Daniel Deronda is the linchpin of George Eliot’s 1876 novel of that name, but a case can be made that the fascinating arc of Gwendolen Harleth’s life makes her at least equal as a character in that book.

Jumping nearly a century, we have Toni Morrison’s 1973 novel Sula, whose protagonist is actually Sula’s best friend Nel. But Sula — while occupying less of the book than Nel — drives the plot with her charisma, her unconventionality, and (at times) her selfishness and not-niceness.

Any other novel titles that might fit this theme?

My literary-trivia book is described and can be purchased here: Fascinating Facts About Famous Fiction Authors and the Greatest Novels of All Time.

In addition to this weekly blog, I write the 2003-started/award-winning “Montclairvoyant” local topical-humor column for Baristanet.com. The latest weekly piece — about my town belatedly becoming eligible for federal disaster relief after Hurricane Ida — is here.

85 thoughts on “Puzzling Star Billing in Some Fiction Titles

  1. I recently read the Victorian sensation novel “Lady Audley’s Secret” by Mary Elizabeth Braddon, the protagonist was the barrister Robert Audley. The title character was more of an antagonist or villain in the plot.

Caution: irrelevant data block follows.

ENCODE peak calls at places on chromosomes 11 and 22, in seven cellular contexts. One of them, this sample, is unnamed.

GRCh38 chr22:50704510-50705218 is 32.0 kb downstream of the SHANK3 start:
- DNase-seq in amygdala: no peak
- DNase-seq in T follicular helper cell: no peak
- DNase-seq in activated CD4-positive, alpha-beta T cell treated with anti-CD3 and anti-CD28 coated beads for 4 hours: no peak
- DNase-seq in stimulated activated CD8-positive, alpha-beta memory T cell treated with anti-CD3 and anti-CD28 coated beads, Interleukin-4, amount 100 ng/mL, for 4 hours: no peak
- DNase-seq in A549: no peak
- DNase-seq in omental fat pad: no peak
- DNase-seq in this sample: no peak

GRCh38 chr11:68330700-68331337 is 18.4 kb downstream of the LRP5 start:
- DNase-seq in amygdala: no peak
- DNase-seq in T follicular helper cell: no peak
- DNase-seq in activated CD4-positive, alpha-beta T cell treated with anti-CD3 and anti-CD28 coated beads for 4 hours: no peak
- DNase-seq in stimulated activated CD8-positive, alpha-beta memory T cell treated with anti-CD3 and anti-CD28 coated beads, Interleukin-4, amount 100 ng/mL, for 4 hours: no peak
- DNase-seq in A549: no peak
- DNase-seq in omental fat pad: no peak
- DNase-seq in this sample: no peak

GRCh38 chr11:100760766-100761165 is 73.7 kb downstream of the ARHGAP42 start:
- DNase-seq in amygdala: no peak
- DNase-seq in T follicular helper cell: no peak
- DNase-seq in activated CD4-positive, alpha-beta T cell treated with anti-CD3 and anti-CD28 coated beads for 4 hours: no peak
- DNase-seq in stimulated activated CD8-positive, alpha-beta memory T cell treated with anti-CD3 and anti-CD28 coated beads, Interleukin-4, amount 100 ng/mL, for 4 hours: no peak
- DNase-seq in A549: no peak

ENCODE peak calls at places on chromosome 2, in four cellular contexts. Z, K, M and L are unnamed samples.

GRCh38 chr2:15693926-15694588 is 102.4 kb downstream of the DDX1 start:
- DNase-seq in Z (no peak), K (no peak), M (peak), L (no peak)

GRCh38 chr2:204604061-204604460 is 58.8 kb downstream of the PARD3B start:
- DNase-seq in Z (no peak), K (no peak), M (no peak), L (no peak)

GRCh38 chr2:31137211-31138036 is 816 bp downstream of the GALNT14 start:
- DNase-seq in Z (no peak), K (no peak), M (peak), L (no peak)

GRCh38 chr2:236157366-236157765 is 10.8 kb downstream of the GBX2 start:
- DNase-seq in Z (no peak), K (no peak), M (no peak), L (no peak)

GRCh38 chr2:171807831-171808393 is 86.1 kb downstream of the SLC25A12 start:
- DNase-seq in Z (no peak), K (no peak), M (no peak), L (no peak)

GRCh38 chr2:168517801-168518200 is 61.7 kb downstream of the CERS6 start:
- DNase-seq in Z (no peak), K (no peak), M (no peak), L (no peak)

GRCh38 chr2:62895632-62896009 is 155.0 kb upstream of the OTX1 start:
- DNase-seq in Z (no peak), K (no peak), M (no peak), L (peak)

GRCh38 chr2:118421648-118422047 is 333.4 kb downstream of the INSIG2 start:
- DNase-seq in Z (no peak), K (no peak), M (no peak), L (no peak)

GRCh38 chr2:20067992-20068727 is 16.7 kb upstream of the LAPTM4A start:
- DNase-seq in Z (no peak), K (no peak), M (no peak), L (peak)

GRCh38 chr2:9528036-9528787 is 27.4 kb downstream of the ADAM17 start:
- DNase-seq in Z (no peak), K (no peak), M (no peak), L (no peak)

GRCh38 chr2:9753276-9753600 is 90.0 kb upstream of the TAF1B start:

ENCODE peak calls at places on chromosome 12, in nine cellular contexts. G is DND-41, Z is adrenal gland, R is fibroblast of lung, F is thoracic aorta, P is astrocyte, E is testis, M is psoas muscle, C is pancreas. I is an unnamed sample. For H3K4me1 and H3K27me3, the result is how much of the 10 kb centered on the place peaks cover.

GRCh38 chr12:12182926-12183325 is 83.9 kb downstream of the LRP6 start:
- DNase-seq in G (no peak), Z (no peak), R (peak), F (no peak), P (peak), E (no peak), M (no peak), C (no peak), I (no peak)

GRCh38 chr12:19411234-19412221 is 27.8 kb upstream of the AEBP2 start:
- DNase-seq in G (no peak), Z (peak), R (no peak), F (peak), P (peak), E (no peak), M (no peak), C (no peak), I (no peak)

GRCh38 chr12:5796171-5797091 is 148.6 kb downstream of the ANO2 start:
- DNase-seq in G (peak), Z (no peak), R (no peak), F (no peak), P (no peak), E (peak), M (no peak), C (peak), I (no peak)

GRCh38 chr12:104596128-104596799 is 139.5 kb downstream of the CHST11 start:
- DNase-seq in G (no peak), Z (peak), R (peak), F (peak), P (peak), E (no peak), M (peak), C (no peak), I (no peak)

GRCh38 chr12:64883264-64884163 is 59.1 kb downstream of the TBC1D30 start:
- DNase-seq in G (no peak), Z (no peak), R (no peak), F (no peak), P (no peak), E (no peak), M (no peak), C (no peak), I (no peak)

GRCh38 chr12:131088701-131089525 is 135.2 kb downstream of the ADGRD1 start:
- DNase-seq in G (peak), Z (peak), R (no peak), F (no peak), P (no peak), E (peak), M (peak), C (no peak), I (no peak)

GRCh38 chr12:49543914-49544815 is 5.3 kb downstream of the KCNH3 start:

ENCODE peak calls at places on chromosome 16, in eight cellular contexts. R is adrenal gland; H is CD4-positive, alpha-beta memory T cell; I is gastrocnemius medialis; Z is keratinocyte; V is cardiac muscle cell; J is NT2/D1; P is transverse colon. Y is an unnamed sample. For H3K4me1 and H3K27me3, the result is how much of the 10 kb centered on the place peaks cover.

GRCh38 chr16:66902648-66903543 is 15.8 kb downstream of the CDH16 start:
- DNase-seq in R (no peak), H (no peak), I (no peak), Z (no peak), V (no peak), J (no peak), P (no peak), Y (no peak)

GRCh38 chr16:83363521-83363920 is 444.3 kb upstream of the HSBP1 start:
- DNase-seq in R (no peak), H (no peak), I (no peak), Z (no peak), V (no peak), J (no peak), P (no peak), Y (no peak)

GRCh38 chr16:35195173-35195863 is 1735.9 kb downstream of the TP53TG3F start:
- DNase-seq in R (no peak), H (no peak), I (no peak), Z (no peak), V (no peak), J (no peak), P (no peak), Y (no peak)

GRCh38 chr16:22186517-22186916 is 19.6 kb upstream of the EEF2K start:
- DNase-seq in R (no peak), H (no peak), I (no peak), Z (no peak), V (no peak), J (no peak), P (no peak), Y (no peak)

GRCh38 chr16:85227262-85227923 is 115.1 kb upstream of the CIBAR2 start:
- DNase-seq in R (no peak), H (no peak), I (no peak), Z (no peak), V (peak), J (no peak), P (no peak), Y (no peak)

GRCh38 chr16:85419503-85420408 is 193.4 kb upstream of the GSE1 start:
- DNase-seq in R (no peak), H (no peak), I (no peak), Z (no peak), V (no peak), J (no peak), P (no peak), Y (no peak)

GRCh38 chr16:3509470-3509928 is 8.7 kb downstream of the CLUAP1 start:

Liked by 1 person

  2. Dave, Cry Macho is a 1975 American novel by N. Richard Nash . I have not read the book as yet.. The book had mixed reviews and Mr. Clint Eastwook rejected to star in the movie in 1988.
    recently Clint Eastwood produced, directed, and starred in an adaptation of the novel in 2021.. I just saw the movie by the actor inm his 90`s.
    No matter what one thinks of Mr. Eastwood , I admire his tenacity and the strength of this Gentoleman.

    Her is a clip

    If you think Eastwood is the Macho think again is the fighting Cock.

    Liked by 1 person

    • Thank you, Bebe! Sounds like a great example of this blog post’s theme. I’m not a fan of Clint Eastwood’s politics, but he’s certainly an excellent actor and director with a VERY long career that hasn’t ended yet!

      Liked by 1 person